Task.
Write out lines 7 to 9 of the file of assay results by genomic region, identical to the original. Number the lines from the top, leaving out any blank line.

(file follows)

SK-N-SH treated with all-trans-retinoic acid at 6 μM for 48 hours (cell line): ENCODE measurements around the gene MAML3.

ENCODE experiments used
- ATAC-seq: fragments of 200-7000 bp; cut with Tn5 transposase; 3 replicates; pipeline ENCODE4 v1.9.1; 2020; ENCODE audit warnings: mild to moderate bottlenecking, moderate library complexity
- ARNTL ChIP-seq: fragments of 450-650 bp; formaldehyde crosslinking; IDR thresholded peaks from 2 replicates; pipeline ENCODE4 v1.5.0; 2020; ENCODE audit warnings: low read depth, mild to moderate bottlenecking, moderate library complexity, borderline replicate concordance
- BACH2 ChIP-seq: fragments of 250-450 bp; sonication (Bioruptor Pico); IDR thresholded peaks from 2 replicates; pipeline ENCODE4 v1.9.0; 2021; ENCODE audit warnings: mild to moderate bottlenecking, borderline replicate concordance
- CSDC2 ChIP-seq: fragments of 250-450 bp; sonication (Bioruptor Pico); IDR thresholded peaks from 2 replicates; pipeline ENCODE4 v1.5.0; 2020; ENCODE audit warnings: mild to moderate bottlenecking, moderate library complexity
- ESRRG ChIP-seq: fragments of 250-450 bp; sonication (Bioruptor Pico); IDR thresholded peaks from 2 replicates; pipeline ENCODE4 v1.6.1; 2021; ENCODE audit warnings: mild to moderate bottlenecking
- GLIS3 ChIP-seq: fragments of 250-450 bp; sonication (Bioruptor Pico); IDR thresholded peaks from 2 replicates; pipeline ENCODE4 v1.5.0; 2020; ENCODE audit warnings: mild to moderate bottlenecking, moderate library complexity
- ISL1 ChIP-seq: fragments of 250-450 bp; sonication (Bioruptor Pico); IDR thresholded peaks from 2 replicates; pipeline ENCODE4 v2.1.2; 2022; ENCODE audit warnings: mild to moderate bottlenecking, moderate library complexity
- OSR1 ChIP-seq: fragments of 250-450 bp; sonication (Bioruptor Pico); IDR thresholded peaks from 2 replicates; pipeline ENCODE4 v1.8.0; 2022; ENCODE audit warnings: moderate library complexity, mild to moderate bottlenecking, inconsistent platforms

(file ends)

- ESRRG ChIP-seq: fragments of 250-450 bp; sonication (Bioruptor Pico); IDR thresholded peaks from 2 replicates; pipeline ENCODE4 v1.6.1; 2021; ENCODE audit warnings: mild to moderate bottlenecking
- GLIS3 ChIP-seq: fragments of 250-450 bp; sonication (Bioruptor Pico); IDR thresholded peaks from 2 replicates; pipeline ENCODE4 v1.5.0; 2020; ENCODE audit warnings: mild to moderate bottlenecking, moderate library complexity
- ISL1 ChIP-seq: fragments of 250-450 bp; sonication (Bioruptor Pico); IDR thresholded peaks from 2 replicates; pipeline ENCODE4 v2.1.2; 2022; ENCODE audit warnings: mild to moderate bottlenecking, moderate library complexity